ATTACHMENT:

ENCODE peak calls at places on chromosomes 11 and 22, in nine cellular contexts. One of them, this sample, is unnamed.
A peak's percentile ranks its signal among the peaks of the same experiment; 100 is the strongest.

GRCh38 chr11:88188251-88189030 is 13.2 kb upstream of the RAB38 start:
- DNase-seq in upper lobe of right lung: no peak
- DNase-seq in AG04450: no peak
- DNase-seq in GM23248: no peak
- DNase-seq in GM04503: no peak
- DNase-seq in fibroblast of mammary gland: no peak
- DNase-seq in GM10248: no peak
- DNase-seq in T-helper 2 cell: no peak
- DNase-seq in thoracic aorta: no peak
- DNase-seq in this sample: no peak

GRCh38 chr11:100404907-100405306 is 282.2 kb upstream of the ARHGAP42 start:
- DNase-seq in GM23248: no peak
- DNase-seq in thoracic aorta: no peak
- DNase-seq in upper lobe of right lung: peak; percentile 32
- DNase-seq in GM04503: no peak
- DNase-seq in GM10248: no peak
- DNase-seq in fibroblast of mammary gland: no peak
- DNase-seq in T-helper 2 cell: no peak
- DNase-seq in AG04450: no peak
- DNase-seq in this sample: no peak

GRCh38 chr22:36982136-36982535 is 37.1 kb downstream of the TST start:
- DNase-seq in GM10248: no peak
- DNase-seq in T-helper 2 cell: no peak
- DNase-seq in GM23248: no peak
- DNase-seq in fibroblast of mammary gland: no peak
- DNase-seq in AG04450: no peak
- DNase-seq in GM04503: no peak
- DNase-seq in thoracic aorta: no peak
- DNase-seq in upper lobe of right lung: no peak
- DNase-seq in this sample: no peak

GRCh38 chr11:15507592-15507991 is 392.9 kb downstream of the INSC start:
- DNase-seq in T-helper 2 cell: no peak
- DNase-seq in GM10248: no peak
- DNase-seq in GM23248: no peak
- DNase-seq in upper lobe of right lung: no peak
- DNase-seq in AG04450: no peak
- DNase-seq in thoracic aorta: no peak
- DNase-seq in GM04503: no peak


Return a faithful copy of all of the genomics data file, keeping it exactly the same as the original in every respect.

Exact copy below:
ENCODE peak calls at places on chromosomes 11 and 22, in nine cellular contexts. One of them, this sample, is unnamed.
A peak's percentile ranks its signal among the peaks of the same experiment; 100 is the strongest.

GRCh38 chr11:88188251-88189030 is 13.2 kb upstream of the RAB38 start:
- DNase-seq in upper lobe of right lung: no peak
- DNase-seq in AG04450: no peak
- DNase-seq in GM23248: no peak
- DNase-seq in GM04503: no peak
- DNase-seq in fibroblast of mammary gland: no peak
- DNase-seq in GM10248: no peak
- DNase-seq in T-helper 2 cell: no peak
- DNase-seq in thoracic aorta: no peak
- DNase-seq in this sample: no peak

GRCh38 chr11:100404907-100405306 is 282.2 kb upstream of the ARHGAP42 start:
- DNase-seq in GM23248: no peak
- DNase-seq in thoracic aorta: no peak
- DNase-seq in upper lobe of right lung: peak; percentile 32
- DNase-seq in GM04503: no peak
- DNase-seq in GM10248: no peak
- DNase-seq in fibroblast of mammary gland: no peak
- DNase-seq in T-helper 2 cell: no peak
- DNase-seq in AG04450: no peak
- DNase-seq in this sample: no peak

GRCh38 chr22:36982136-36982535 is 37.1 kb downstream of the TST start:
- DNase-seq in GM10248: no peak
- DNase-seq in T-helper 2 cell: no peak
- DNase-seq in GM23248: no peak
- DNase-seq in fibroblast of mammary gland: no peak
- DNase-seq in AG04450: no peak
- DNase-seq in GM04503: no peak
- DNase-seq in thoracic aorta: no peak
- DNase-seq in upper lobe of right lung: no peak
- DNase-seq in this sample: no peak

GRCh38 chr11:15507592-15507991 is 392.9 kb downstream of the INSC start:
- DNase-seq in T-helper 2 cell: no peak
- DNase-seq in GM10248: no peak
- DNase-seq in GM23248: no peak
- DNase-seq in upper lobe of right lung: no peak
- DNase-seq in AG04450: no peak
- DNase-seq in thoracic aorta: no peak
- DNase-seq in GM04503: no peak